Always test different hypotheses and chains, and measure the conversion rate after each message. Analyze your audience, proposal, and message text if you have a low conversion rate after a week. Make changes to the chain accordingly. With constant analysis and changes, you can achieve high conversions within a month.
What more can you do to increase conversions?
In the previous section, I outlined the scheme for using LinkedIn as a sales channel. However, there are other important factors that can affect your connection rate:
Your LinkedIn profile. Before you start any mailing list, it's crucial to optimize your profile. While each region has its own trends, some general rules apply:
A professional photo that clearly shows your face, preferably with a smile
A complete profile (headline, about, jobs, references, languages, skills, portfolio). It's crucial to ensure that your description aligns with the industry you're targeting. If your target audience is in retail, for example, make sure to highlight that you offer solutions for retail.
Featured. It's essential to showcase relevant information in your featured section: marketing materials, links to your articles and mentions in blogs. This way, visitors can immediately understand who you are and what you offer.
Content Before starting your newsletter, share a few posts about your product and one personal post (e.g., how you grew your business, photos from events, challenges). This helps humanize your profile and build trust with potential connections.
Job title It's preferable to have a senior role since people tend to prefer communicating with decision-makers. A salesperson's page may generate fewer leads than a page with a higher job title.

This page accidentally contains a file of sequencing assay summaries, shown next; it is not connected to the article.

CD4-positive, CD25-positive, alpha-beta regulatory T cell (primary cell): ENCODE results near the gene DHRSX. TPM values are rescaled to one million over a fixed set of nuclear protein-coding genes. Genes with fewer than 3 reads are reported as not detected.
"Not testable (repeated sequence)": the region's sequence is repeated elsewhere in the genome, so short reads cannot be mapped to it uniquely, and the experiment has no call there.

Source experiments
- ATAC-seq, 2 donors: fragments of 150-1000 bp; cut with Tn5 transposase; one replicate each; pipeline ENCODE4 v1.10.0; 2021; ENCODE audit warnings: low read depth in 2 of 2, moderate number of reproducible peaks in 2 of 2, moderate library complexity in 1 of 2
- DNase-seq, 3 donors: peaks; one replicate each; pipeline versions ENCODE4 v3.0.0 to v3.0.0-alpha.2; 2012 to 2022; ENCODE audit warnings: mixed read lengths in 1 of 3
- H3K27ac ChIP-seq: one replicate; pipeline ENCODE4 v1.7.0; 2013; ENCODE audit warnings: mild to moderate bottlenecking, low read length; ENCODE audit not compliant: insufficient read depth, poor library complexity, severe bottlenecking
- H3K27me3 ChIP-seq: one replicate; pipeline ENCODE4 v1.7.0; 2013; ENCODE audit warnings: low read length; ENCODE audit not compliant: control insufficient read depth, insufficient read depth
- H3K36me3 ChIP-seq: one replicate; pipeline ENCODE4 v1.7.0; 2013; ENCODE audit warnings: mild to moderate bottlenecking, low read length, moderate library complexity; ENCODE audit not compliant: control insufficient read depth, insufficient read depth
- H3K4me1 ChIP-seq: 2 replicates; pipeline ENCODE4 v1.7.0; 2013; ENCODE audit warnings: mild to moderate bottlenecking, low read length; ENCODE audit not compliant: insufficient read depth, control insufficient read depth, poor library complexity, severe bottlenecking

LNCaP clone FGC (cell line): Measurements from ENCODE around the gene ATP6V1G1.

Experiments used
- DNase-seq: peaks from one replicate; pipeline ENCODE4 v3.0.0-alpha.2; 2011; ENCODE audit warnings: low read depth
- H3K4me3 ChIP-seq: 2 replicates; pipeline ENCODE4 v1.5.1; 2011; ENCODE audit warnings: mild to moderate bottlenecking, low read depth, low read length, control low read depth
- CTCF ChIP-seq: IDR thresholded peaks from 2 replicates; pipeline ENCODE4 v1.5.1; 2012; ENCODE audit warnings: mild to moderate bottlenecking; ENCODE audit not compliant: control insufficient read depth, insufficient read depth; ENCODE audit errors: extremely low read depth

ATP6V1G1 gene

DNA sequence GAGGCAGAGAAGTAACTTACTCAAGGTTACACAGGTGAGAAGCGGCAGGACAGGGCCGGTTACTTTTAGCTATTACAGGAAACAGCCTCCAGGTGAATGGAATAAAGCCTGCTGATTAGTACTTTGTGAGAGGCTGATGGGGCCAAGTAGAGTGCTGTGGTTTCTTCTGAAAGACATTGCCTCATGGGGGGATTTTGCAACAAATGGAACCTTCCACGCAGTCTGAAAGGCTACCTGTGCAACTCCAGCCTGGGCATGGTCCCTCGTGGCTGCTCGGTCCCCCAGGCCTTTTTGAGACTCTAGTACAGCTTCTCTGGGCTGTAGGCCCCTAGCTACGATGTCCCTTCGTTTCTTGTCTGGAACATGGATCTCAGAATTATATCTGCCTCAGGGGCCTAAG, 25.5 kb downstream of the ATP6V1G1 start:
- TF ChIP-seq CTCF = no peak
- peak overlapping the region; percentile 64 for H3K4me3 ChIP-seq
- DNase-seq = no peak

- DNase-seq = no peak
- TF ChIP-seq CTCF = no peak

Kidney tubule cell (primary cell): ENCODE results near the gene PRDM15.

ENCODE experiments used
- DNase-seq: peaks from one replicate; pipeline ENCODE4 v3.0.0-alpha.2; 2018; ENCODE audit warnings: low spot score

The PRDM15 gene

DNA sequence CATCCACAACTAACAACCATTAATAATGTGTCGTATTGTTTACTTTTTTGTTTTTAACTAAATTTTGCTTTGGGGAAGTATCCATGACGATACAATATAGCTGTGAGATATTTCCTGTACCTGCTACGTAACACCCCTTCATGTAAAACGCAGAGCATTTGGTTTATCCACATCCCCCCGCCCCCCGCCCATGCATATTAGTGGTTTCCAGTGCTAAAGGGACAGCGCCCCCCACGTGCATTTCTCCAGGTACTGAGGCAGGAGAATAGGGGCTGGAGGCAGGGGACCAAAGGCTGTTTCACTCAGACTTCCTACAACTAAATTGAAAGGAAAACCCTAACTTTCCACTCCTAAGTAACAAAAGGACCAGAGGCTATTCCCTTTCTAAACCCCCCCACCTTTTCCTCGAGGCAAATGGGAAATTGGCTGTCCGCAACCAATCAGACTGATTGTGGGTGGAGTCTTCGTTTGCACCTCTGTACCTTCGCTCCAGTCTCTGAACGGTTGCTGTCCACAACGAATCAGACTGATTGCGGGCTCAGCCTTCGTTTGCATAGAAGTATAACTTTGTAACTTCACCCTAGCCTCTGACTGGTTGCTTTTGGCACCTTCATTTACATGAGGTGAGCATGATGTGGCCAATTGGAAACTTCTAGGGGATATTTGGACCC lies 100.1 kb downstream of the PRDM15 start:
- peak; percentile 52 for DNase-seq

Warming up your audience before sending an invite. You can also warm up your audience by running targeted ads on Facebook, visiting their profile, liking and commenting on their posts, liking their Facebook page, subscribing to their Instagram/Twitter accounts, confirming their skills, and subscribing to their blog. By doing so, they will remember your logo and be more likely to accept your invitation.
Availability of information about your company on related resources. Sometimes, before deciding to communicate with you, a person may look for additional information about your company, such as your website, Facebook page, or employee profiles. Ensure that relevant information is available everywhere and that employee profiles are active with regular posts.
By using these tools and tips, you can achieve a high connection rate of 60% or more. However, the key is to continue building the right communication with your leads so that they become your customers.
Founder of B2B lead generation agency UpSales, business development manager at MVP Lab